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23 December 2021

The long shadow of the Chinese Communist Party

Even in London, supporters of Hong Kong’s pro-democracy movement don’t feel safe.

By Yupina Ng

At the entrance of Chinatown in London stands a decorated Chinese arch with four Chinese characters meaning “China at peace”. Swinging in the breeze are lines and lines of red lanterns used to celebrate occasions of joy and harmony. But to Hong Kong newcomers in the UK, the quarter symbolises the authoritarian regime that forced them to leave home for freedom and for good.

In January, a visa programme was introduced for Hong Kong residents with British national (overseas) status, offering them the chance to live and work in the UK, with an eventual path to British citizenship. The programme was a response to Beijing’s crackdown on opposition groups and the imposition of a sweeping national security law in the former British colony, which sharply restricted freedom of expression.

But Hong Kongers say the threats from Chinese nationalists didn’t stop, even after they crossed out of the semi-autonomous region. The Chinese Communist Party (CCP), they say, continues to cast a shadow over their safety abroad.

“There’s a perception that once people are granted asylum, the problem is solved,” said Simon Cheng, a former British consulate worker in Hong Kong who claims he was tortured in China in 2019. He was granted asylum in the UK in July 2020.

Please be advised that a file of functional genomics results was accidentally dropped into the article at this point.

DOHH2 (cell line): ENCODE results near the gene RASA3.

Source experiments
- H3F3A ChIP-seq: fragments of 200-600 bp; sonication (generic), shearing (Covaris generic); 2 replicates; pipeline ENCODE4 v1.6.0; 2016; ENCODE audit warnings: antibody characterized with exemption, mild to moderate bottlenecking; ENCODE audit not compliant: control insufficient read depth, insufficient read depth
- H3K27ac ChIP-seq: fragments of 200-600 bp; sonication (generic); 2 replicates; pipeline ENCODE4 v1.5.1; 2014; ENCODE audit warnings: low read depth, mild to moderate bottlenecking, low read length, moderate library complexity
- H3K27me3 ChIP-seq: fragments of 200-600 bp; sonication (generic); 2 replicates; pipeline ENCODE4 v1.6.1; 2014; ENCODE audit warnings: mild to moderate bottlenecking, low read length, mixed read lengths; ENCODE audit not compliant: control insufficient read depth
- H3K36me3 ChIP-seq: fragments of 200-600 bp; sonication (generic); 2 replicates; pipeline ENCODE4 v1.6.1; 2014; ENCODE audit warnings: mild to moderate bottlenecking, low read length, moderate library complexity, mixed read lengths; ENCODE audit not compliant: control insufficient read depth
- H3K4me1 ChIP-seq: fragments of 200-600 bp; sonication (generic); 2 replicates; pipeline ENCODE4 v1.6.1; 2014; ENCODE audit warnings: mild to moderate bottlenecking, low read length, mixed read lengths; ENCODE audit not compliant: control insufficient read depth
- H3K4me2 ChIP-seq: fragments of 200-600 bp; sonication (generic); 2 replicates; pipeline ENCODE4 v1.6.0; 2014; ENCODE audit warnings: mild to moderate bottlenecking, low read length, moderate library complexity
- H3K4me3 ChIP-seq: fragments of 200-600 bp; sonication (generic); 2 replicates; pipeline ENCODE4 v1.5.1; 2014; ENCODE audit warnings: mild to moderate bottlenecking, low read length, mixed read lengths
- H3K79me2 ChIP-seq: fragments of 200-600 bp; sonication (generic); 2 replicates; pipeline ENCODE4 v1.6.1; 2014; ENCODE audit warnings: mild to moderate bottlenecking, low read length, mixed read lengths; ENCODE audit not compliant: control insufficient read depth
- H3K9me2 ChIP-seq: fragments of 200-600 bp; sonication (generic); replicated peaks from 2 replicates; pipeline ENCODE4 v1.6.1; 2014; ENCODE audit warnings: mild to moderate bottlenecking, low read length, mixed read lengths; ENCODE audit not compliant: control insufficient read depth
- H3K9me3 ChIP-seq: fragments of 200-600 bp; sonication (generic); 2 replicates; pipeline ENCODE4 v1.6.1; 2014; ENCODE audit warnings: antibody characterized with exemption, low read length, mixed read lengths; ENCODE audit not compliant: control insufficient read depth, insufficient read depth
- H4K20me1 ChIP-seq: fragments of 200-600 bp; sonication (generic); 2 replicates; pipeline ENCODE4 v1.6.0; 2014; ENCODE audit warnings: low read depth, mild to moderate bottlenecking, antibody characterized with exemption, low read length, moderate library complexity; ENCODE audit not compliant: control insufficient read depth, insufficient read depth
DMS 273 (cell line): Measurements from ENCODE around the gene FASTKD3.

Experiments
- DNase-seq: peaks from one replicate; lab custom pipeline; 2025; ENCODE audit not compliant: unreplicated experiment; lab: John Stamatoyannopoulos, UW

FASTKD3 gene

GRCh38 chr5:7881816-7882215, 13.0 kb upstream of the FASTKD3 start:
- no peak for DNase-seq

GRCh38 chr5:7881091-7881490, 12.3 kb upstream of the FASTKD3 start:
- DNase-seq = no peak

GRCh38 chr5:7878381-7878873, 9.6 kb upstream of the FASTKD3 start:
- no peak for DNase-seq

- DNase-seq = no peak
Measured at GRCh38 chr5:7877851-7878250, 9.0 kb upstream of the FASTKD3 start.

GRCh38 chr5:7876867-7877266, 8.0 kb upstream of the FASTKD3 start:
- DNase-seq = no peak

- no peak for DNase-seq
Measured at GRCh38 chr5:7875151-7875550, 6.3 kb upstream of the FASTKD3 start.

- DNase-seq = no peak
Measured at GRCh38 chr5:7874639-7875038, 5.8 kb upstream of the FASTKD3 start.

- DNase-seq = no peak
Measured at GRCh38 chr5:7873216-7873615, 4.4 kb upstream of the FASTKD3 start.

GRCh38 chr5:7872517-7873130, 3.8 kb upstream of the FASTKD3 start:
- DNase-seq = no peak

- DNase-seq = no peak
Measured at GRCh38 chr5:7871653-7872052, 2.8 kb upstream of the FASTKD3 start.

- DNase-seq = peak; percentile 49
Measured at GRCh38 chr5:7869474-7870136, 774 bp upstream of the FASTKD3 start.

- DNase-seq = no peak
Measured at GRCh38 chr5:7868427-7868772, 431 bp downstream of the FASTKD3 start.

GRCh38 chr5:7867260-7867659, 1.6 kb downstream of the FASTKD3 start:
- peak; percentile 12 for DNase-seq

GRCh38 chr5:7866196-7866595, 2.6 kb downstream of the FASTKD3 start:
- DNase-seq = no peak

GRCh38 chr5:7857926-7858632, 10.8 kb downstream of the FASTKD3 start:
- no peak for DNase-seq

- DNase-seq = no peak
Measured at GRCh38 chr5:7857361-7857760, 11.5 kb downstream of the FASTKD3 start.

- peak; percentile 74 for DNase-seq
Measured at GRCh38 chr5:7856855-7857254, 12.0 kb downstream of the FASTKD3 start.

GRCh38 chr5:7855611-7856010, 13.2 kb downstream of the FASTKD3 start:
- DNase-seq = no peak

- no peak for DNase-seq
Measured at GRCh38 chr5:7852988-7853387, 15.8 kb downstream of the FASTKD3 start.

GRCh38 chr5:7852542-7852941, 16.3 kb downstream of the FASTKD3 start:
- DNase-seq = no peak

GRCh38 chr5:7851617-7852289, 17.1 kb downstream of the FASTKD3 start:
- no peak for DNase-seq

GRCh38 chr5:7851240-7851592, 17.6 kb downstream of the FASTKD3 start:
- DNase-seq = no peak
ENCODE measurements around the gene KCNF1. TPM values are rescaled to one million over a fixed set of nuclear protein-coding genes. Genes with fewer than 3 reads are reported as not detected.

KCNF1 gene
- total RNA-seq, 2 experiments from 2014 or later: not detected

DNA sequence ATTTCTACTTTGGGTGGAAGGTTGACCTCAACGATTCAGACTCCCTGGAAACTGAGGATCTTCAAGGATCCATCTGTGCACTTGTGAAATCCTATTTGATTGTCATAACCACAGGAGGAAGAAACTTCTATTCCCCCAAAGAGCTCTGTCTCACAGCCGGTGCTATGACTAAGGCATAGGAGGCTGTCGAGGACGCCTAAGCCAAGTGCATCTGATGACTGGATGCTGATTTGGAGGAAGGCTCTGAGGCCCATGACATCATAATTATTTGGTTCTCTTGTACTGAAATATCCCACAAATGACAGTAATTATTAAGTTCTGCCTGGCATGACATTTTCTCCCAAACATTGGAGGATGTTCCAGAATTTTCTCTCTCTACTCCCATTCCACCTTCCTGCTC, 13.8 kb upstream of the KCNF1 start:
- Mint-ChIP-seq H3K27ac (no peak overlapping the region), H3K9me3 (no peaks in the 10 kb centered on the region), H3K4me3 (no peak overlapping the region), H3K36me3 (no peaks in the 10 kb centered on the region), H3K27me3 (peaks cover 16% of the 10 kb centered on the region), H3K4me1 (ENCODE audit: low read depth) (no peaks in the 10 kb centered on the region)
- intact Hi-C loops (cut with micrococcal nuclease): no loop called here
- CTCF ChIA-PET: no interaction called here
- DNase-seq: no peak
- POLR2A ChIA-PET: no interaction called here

“But based on the experience of myself and Hong Kong people who are living in or moving to the UK, being away from Hong Kong doesn’t lessen our fear of safety.”

Cheng and fellow activist Nathan Law, who also chose exile and has asylum status in the UK, are frequent targets of pro-Beijing loyalists. An anonymous bounty of £10,000 was offered recently on a chat group – named “UK Anti-Hong Kong Independence” – on the Chinese social media platform WeChat for the work or home address of either one.

“It’s a never-ending fear,” Cheng sighed.

According to screenshots viewed by the New Statesman, members of the same group on WeChat also suggested launching attacks on pro-Hong Kong independence figures. “We first need to tackle those with cameras and megaphones and waving [pro-independence] flags,” one said. “Let’s fiercely beat up the pro-Hong Kong independence [campaigners].”

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Law, who was the youngest lawmaker in Hong Kong history and later disqualified over “improper oath-taking” during the inaugural ceremony, said such threats “literally show the long arm of the Chinese Communist Party” and the UK government should be vigilant in its monitoring of these extra-territorial activities.